This is one in a series of posts where the content is provided by a guest who has graciously answered five questions about their experience as a Tolkien fan.
To see the idea behind this project, or if you are interested in sharing your own, visit the project homepage. If you enjoy this series, please consider helping us fund the project using the support page.
I want to thank Donato Giancola for allowing me to use his artwork for this project. Prints are available on his website!
Now, on to Hannah’s responses:
1. How were you introduced to Tolkien’s work?
My dad read The Hobbit to me as a bedtime story during my childhood
2. What is your favorite part of Tolkien’s work?
For sentimental reasons I love The Hobbit, but I think a lot of my favorite writing is in LotR. Everything there is so rich, multilayered, and well-considered. I like how he can deal with really dark and serious subjects but also have a jolly time without being blasè about the hard stuff.
3. What is your fondest experience of Tolkien’s work?
I taught literature, for a season, in Northern Iraq. I was teaching a group of 9th graders LotR around the same time that ISIS was growing in power and heading toward the area I was teaching in. Almost all of my students were Muslim and struggling with how they should react to other Muslims doing things that were so horrible in the name of their shared beliefs.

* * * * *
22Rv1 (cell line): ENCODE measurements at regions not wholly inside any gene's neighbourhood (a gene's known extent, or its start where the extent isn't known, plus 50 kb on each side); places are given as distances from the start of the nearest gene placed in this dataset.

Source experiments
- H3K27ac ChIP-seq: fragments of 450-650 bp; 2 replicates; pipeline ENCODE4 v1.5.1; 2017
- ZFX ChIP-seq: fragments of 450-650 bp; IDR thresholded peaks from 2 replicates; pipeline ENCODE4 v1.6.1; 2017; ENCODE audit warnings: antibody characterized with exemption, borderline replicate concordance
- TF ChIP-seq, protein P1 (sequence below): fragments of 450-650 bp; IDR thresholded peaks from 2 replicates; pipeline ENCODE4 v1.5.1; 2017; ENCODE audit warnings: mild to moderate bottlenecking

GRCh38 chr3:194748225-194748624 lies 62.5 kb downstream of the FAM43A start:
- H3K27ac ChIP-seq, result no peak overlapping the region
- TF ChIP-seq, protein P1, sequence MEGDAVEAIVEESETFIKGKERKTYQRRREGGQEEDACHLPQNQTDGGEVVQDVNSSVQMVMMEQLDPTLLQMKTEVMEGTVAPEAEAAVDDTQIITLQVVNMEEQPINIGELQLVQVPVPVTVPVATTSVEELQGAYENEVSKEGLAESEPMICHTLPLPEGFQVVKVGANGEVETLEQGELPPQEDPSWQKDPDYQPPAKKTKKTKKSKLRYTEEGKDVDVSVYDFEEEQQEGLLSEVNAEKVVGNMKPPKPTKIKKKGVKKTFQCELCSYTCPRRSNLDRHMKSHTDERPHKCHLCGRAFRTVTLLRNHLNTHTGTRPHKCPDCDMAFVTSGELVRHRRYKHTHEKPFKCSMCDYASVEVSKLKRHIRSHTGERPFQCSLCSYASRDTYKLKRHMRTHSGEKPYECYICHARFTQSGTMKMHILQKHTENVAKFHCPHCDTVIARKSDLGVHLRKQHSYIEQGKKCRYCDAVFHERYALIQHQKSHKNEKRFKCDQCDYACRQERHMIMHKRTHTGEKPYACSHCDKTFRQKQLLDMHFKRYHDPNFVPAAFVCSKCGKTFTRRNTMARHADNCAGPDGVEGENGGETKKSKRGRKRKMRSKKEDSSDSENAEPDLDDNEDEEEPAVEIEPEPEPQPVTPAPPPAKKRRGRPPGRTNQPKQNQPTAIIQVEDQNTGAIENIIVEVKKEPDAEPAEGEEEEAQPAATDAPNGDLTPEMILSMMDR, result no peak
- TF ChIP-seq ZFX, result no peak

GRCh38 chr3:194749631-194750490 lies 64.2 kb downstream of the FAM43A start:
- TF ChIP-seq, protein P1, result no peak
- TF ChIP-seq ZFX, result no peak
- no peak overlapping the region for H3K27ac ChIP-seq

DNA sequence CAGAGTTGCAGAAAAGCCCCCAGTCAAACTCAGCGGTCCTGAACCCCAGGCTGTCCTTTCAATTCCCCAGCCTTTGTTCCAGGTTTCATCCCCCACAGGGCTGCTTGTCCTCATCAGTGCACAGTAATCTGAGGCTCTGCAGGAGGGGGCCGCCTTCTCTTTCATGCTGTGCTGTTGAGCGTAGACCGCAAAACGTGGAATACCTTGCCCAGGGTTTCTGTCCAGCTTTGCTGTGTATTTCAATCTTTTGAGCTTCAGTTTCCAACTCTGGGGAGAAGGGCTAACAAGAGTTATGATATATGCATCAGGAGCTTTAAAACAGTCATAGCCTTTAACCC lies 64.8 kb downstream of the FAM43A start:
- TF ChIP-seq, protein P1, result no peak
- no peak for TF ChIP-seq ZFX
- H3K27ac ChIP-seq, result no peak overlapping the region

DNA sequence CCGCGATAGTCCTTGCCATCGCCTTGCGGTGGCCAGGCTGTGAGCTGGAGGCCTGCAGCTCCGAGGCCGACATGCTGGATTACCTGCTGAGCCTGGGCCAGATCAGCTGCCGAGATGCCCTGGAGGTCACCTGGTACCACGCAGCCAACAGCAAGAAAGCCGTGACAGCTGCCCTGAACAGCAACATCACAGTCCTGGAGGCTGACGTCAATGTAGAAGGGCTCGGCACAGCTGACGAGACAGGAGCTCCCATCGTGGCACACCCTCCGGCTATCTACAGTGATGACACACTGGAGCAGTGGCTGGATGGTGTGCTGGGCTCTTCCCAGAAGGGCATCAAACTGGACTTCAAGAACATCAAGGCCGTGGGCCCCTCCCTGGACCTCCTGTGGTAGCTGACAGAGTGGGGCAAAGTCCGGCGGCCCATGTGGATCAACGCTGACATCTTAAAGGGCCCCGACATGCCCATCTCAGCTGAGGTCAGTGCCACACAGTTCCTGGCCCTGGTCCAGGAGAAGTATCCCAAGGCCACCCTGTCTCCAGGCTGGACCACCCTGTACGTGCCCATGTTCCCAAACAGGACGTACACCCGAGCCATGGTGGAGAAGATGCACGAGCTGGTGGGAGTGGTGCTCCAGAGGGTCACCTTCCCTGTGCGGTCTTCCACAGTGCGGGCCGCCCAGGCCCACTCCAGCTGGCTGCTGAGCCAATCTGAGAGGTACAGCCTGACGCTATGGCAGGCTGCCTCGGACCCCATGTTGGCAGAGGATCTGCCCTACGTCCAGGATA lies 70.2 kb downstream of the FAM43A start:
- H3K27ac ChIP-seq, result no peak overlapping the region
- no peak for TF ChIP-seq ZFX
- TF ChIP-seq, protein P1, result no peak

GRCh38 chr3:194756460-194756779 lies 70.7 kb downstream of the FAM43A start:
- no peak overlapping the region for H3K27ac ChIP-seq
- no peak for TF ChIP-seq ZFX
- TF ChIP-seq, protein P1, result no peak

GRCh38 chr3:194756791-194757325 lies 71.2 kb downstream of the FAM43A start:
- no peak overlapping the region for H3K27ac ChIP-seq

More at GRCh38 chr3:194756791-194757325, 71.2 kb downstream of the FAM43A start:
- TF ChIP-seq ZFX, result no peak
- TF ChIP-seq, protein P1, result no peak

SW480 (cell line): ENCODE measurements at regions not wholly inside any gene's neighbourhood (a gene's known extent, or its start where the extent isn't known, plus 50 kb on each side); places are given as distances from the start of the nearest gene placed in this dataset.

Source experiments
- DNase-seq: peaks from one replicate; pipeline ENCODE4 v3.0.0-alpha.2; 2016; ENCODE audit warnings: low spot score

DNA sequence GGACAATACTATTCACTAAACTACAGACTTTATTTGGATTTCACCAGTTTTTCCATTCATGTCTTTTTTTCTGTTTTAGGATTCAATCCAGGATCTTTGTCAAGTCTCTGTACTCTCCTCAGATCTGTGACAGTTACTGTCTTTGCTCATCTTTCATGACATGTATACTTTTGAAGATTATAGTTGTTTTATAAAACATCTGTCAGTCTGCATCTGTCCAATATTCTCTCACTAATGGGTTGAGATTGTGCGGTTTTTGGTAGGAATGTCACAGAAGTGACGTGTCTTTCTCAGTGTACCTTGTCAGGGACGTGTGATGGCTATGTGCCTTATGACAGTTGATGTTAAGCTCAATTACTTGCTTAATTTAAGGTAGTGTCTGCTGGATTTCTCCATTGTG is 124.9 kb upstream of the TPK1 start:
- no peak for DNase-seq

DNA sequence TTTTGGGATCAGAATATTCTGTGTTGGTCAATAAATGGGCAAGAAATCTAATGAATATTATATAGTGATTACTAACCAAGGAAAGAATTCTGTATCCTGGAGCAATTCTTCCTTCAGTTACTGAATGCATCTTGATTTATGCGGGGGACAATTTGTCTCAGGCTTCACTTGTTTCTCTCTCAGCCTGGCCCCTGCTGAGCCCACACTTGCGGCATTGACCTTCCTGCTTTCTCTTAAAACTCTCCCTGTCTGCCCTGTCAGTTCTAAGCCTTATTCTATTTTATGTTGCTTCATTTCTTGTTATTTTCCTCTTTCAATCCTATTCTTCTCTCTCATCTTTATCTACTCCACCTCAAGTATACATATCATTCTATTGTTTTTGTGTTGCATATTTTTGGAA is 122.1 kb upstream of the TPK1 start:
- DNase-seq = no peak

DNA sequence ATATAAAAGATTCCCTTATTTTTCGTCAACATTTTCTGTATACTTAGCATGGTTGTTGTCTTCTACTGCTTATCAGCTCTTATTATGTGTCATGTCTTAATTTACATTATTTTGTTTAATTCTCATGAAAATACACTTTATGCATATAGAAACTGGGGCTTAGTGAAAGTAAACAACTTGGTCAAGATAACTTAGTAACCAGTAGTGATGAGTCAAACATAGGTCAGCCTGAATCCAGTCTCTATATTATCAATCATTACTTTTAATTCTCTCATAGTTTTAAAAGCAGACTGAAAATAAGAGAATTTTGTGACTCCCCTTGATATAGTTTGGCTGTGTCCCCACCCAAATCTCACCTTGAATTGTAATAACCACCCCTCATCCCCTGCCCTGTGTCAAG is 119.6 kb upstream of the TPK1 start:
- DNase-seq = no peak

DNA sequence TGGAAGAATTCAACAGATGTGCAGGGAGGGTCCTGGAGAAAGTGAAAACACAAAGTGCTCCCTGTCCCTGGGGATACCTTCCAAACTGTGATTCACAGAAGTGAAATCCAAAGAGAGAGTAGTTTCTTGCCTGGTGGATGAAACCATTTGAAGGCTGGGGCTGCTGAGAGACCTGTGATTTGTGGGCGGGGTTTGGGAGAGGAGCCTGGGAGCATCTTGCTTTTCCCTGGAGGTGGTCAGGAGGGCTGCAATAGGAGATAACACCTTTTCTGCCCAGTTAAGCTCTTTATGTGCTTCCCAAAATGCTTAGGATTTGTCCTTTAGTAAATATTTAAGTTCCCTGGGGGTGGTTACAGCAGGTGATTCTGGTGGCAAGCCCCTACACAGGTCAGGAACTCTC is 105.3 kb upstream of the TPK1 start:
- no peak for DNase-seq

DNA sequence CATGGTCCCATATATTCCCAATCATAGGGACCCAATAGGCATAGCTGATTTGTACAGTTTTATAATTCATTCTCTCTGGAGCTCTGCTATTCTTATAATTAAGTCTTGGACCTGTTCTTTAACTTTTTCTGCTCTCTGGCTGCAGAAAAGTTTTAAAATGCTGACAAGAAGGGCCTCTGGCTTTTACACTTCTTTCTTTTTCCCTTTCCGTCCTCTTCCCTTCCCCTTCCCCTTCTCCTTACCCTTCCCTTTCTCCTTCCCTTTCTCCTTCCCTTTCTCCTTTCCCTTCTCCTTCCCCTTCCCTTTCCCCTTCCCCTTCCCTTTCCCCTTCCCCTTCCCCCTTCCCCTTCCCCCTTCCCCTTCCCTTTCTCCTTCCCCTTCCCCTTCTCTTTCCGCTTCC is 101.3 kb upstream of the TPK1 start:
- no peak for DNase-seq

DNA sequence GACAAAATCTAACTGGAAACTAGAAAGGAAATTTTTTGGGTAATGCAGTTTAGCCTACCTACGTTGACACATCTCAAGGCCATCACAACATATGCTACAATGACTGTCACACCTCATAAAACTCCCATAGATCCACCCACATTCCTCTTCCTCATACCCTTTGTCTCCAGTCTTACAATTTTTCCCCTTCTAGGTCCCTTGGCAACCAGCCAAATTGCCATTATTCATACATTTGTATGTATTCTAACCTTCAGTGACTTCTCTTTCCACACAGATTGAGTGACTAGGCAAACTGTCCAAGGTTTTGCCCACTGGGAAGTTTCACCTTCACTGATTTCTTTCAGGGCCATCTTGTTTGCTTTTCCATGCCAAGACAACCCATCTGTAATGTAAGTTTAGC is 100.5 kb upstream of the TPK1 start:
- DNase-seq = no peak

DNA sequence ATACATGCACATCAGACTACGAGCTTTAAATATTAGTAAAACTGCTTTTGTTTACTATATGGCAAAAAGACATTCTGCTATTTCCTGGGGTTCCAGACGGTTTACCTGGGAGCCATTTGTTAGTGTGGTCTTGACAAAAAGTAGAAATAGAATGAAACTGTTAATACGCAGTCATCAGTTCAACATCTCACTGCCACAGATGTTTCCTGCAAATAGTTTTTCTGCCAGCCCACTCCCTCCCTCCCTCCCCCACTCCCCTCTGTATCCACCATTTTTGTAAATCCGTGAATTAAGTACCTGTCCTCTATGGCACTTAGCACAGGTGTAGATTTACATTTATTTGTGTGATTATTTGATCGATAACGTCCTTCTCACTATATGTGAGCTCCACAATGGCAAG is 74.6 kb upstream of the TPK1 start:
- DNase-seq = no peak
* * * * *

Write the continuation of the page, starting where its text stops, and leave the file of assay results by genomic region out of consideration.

We were reading through the section where Gandalf is talking with Saruman about what they should do in response to Sauron’s rise to power. Saruman argues that they, being good, should join Sauron in order to influence him away from doing great evil, thus “lessening” the evil that he is inevitably going to do. Gandalf argues that they should stand against Sauron because that is what True Good would do. We had a long and lively class discussion about this and how it related to what they were dealing with in their real lives. It was good for them to see Gandalf disagree and even go against what the wisest and most knowledgeable of his order thought they should do. They felt empowered to be guided by their own moral compass rather than by what strong outside forces suggested.
I loved that Tolkien wrote something so powerful without knowing how far-reaching its messages would go. He wrote it with love and care because he loved and cared about it, not because he wanted to change the world. And yet he did. His writings have changed the world. I’ve seen it.
4. Has the way you approach Tolkien’s work changed over time?
Absolutley! I went from reading for fun, to reading to teach (i.e. doing lots of research into mythology, learning about Tolkien himself, actively seeking out themes) and now I am re-reading them, slowly, for the love of it.
5. Would you ever recommend Tolkien’s work? Why/Why not?
I do, frequently, but not to everyone. I don’t recommend it to people who are not interested in fantasy or taking on a long reading project. I might suggest The Hobbit or one of his shorter retellings, but his style is not for everyone. And that’s okay!